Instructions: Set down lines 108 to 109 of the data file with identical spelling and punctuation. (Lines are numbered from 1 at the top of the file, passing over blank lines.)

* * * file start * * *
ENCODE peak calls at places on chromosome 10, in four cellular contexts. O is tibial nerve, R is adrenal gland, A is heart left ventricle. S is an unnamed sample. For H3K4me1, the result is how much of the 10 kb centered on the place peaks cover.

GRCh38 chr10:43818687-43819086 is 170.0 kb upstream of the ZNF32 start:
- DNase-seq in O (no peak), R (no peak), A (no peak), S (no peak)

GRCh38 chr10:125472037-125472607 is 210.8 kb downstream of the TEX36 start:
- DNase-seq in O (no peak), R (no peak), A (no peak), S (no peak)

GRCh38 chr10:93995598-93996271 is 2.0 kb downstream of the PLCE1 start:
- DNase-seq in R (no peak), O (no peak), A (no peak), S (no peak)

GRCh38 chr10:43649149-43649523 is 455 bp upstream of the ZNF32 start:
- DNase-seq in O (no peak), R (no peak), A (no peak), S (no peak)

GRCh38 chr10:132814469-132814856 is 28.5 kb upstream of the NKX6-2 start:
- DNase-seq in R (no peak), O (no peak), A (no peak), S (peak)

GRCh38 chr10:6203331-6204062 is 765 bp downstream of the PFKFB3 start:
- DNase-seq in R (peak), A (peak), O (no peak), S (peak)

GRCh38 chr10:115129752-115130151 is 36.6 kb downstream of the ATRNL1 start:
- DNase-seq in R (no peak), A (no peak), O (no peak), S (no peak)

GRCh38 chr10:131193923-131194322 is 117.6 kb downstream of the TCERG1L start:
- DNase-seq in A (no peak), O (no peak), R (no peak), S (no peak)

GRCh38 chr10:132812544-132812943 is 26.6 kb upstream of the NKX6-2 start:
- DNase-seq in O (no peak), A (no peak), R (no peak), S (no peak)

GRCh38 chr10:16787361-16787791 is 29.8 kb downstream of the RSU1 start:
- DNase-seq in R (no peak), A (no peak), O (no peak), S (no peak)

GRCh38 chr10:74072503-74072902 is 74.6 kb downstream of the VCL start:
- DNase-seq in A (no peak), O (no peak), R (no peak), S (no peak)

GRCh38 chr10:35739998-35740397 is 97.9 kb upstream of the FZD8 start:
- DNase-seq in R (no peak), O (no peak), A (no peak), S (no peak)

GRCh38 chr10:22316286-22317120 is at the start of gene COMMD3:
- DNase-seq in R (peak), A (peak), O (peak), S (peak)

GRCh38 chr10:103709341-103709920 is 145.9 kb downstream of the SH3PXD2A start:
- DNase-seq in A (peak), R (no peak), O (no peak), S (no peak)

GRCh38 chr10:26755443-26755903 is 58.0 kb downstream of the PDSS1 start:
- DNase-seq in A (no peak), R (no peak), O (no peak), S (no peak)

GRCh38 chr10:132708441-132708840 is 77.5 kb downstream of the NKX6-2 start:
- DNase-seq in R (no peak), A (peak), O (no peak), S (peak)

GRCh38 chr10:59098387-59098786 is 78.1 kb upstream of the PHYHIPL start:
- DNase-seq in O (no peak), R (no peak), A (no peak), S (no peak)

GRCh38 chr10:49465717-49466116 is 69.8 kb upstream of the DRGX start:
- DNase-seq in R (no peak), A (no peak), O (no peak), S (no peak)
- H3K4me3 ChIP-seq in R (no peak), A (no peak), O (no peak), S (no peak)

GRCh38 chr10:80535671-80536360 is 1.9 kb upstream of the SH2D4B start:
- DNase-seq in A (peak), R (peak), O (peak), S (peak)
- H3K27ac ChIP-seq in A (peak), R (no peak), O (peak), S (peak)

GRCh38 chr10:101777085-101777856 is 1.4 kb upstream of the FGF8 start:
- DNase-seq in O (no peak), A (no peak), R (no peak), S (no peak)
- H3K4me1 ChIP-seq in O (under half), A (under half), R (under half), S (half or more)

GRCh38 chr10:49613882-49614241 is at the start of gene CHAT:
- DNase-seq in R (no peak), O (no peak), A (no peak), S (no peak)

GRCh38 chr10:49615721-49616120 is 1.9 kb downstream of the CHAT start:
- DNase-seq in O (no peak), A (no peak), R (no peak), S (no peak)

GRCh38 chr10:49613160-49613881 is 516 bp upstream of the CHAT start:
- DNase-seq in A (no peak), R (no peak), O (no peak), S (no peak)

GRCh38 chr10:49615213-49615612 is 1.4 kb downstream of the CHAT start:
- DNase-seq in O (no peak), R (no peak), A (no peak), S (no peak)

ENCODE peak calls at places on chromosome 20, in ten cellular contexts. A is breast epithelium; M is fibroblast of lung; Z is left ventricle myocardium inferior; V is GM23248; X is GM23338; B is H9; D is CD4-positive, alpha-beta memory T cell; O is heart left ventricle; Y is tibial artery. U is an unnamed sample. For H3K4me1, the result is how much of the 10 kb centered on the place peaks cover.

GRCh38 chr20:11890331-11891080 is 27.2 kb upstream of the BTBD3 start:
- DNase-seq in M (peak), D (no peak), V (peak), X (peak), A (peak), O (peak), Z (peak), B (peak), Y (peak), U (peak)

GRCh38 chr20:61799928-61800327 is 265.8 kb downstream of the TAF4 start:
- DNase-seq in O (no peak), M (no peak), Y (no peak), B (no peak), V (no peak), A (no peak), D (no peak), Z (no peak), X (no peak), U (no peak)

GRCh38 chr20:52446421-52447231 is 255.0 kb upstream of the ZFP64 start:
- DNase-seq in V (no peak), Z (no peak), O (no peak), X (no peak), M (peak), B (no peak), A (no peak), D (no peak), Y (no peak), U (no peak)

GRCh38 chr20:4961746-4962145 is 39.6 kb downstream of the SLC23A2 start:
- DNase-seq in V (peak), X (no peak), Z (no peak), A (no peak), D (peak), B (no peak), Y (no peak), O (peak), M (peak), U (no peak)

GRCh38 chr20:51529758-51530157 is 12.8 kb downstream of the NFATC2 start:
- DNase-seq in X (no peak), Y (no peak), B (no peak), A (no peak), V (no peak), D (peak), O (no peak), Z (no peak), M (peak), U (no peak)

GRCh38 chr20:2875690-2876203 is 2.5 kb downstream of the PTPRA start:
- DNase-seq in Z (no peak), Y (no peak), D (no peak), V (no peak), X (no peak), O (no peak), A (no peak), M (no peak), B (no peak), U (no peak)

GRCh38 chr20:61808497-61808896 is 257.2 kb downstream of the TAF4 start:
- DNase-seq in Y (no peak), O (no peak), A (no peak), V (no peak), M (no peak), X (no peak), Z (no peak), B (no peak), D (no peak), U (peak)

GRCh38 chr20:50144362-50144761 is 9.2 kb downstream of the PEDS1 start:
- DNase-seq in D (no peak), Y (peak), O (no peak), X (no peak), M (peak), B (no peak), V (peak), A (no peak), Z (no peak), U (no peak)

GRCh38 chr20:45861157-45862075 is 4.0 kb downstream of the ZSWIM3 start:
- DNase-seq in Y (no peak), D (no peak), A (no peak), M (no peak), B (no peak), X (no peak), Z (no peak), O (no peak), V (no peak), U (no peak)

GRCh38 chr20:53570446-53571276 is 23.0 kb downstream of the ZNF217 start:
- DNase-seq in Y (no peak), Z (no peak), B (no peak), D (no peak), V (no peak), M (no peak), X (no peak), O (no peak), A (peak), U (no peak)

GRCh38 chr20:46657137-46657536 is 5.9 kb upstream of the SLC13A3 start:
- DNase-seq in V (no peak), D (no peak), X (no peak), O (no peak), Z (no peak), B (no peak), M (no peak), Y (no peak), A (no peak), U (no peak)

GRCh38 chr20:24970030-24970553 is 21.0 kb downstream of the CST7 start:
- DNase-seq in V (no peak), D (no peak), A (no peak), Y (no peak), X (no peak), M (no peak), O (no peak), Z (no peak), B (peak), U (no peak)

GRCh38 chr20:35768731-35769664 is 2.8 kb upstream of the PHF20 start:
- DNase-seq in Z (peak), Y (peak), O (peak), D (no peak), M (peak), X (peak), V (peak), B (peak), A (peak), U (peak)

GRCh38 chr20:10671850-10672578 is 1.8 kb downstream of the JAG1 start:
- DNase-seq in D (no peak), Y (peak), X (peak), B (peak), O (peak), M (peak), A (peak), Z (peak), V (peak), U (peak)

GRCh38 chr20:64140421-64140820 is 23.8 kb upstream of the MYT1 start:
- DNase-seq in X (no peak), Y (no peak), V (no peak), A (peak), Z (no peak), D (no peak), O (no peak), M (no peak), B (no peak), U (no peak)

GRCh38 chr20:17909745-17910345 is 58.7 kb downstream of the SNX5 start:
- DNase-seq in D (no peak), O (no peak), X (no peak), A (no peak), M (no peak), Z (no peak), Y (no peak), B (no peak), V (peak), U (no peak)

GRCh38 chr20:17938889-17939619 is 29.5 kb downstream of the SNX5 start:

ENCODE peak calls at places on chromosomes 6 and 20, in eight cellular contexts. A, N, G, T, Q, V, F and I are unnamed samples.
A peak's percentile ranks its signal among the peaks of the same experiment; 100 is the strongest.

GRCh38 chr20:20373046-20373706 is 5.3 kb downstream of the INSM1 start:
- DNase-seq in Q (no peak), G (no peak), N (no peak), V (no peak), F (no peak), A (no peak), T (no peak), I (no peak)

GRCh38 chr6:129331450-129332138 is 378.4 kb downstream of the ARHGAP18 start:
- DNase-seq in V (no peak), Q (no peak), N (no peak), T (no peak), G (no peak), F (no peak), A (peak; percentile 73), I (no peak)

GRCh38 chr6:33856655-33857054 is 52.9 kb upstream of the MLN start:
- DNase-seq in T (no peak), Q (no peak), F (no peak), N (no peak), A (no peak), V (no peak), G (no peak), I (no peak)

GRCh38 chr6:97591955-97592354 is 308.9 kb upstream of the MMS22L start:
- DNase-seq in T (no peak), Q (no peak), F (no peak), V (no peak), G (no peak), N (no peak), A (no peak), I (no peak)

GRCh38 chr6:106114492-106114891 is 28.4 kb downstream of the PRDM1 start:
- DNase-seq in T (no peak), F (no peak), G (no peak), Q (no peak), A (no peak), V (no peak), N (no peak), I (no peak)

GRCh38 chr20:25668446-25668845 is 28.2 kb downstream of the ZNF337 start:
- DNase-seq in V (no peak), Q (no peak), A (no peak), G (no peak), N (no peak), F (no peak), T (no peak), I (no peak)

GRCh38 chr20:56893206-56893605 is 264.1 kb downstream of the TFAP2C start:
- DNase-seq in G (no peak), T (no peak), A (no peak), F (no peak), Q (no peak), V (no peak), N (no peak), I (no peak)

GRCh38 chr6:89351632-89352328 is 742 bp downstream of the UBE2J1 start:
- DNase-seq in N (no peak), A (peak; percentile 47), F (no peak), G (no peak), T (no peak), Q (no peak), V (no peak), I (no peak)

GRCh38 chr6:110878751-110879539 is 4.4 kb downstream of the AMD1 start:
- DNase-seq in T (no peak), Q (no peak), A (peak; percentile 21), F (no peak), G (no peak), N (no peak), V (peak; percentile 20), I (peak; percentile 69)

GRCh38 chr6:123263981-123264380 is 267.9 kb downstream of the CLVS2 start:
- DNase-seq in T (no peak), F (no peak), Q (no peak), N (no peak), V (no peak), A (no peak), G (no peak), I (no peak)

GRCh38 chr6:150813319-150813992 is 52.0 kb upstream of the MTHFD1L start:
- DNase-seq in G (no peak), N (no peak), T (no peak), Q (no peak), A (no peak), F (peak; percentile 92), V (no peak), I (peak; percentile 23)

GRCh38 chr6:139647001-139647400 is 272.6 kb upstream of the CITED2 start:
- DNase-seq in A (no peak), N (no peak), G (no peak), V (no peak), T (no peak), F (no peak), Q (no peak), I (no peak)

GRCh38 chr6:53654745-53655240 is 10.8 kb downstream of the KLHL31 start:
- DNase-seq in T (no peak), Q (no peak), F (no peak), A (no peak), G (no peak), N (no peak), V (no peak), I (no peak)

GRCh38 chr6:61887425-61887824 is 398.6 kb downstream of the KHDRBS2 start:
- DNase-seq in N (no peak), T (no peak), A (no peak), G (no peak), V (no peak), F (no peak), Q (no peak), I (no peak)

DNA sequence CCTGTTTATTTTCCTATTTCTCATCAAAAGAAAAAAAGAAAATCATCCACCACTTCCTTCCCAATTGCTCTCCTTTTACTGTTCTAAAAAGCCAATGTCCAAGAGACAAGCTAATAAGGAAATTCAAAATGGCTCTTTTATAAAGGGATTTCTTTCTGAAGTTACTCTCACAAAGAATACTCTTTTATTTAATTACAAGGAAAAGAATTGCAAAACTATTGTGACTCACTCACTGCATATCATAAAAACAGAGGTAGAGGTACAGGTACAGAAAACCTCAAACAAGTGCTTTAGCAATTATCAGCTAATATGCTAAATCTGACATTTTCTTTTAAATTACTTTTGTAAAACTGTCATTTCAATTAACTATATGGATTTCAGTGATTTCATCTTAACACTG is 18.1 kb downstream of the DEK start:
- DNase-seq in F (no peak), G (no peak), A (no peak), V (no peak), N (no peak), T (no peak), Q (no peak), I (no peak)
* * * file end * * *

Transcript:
- DNase-seq in T (no peak), F (no peak), Q (no peak), N (no peak), V (no peak), A (no peak), G (no peak), I (no peak)

GRCh38 chr6:150813319-150813992 is 52.0 kb upstream of the MTHFD1L start: